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BEND, OR -- Five candidates running for Mayor of Bend answered questions about growth, the septic to sewer issue, and the differences between each other at a public forum, Thursday afternoon.


City Councilor Bill Moseley says affordable housing is a major problem, but he doesn't believe micromanaging makes it better, "The city doesn't need to provide extra regulations, rules, all these kinds of things. The city needs to get out of the way. So, when we place inordinate burdens on particular properties, we actually just make it more and more expensive." He adds, "If we don't bring land supply on, Bend is going to continue to become a more and more expensive community and there won't be a place for our kids to live anymore. I just don't think that's the Bend of the future for us." Lawyer and hemp farmer Michael Hughes says the housing issue is more than simple supply and demand, "Part of the affordable housing crisis is attracting higher paying jobs to Bend. Bend is in the middle of an economic boom, but we can do better. We can bring more jobs, there are other sectors of the economy that we can draw from and bring in higher paying jobs." 

 

Managing growth was a big focus of Thursday's forum. Photojournalist Joshua Langlais says growth is inevitable, but he thinks there's a way to slow it down, "I think that we need to suck it up and realize that growth is going to happen, and choose the best way forward. People are going to have to make sacrifices with growth. It's compromising, and being fair and ethical." He added, "This 'nimbyism,' this hating on tourism, 'these damn Californians;' I'm just so tired of hearing about it. The word is out on Bend. We did a great job. We told everybody about it, and we can also stop doing that. We don't have to continue telling the world about Bend, because everybody knows." But Councilor and Mayor Pro Tem Sally Russell says it's not that easy, "We need to understand that tourism is 20% of our economy. We need to understand that tourism creates resiliency in downturns. Right? It brings a lot of people, but it also contributes in many ways." She went on to explain that Visit Bend only advertises in markets within eight hours of Central Oregon, and room taxes go toward road maintenance and paying for law enforcement.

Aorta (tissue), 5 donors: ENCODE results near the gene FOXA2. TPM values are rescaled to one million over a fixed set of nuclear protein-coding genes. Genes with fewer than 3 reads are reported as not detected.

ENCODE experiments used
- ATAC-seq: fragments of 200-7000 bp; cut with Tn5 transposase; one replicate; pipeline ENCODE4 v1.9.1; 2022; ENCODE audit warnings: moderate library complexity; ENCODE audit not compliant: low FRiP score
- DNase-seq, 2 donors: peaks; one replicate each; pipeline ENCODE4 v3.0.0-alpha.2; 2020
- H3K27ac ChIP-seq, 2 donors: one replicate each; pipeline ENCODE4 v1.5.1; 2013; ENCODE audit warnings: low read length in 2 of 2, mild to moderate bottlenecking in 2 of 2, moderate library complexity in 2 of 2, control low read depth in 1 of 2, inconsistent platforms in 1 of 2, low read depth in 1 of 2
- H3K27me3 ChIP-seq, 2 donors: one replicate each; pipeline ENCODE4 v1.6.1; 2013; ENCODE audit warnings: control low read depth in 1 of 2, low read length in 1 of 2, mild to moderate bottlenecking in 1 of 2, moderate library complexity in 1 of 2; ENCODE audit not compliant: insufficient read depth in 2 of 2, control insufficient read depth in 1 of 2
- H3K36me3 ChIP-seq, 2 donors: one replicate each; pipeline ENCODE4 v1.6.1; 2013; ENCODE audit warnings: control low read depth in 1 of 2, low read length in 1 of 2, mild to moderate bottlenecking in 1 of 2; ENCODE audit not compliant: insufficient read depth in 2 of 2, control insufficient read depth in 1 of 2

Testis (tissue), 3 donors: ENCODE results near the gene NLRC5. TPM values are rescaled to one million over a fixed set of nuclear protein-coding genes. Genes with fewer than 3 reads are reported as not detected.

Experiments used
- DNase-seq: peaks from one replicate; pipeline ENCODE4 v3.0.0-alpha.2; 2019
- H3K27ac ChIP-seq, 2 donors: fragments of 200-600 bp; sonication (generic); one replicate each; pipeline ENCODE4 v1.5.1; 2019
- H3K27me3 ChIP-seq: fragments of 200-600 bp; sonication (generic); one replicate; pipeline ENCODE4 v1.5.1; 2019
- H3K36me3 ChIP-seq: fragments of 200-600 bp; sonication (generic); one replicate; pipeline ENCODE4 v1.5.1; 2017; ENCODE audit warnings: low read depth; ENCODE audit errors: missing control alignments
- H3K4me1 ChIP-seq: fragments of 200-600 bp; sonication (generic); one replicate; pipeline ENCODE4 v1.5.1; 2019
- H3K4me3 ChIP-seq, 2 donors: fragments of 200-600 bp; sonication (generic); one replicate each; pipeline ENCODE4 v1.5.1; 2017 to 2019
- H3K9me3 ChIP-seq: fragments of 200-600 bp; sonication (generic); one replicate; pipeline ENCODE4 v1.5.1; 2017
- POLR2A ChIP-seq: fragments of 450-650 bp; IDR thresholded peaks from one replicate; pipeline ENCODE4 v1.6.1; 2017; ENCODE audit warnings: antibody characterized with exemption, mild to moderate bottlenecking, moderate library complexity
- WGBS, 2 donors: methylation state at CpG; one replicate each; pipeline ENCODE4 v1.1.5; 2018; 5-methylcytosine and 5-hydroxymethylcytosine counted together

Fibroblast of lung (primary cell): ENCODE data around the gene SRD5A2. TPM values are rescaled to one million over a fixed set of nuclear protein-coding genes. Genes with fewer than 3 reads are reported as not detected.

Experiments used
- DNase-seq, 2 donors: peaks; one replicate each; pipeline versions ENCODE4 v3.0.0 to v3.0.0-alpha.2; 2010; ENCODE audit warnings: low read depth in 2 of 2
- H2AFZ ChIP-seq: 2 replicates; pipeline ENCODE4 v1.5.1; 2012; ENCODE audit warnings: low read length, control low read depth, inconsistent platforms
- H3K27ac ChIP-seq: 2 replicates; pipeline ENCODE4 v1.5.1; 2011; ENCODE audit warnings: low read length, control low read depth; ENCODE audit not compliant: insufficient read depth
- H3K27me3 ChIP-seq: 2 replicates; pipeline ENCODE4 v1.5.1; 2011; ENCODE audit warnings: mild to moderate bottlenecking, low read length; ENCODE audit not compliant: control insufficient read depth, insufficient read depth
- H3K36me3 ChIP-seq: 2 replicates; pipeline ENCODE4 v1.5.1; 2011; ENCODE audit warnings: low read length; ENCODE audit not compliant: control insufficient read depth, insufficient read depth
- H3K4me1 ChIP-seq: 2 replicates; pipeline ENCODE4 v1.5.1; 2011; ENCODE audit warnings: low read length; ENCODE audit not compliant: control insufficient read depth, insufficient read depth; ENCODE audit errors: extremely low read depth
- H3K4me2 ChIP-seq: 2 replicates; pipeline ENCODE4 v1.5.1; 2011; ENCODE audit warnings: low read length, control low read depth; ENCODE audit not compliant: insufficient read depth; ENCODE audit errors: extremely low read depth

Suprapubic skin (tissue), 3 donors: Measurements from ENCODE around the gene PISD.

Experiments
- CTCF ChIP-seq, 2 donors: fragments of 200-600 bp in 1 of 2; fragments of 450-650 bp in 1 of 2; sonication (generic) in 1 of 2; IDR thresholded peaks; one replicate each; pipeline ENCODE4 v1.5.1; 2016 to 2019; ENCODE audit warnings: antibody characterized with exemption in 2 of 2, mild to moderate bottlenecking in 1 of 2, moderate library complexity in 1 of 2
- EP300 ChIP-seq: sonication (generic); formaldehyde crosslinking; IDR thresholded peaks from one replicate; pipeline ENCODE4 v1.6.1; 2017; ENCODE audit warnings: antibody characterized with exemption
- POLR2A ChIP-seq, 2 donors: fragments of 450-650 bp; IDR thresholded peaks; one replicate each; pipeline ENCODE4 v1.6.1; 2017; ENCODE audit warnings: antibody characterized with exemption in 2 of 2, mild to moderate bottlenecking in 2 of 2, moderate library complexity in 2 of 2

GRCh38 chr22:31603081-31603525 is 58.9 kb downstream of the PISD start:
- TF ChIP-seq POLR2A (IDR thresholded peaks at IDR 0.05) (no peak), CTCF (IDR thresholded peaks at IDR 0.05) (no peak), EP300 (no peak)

When asked about the septic to sewer conversion currently impacting 2,600 properties, which could cost individual homeowners up to $25,000, Russell says she wants to tell the DEQ to stand aside, "If I got to be Mayor for a day and got my way 100%, I would have the neighborhoods make the decision on whether or not they, as a group, wanted to save money and actually do it all together." Activist Brian Douglass says no one can claim the conversion comes as a surprise, "The city has take the funds from the tax revenue from that area and they have spent it in other places, and they did not set up any kind of a fund for the purposes of putting money aside to deal with a problem they knew was coming."

Missing from Thursday's event was candidate Charles Baer, founder of the self-proclaimed global internet government. He tells KBND News he would have liked to participate but was not invited. COAR says Baer was emailed with the same invitation as the other candidates, on August 28, and failed to respond to the request to appear. For more on the candidates, visit our Elections Page

 

8:45 a.m. Updated to reflect new information received by COAR that Charles Baer was invited and failed to respond to the organization's request. 

Photo: (L-R) Michael Hughes, Sally Russell, Brian Douglass, Joshua Longlais and Bill Moseley listen to the moderator at Thursday's debate. 

 

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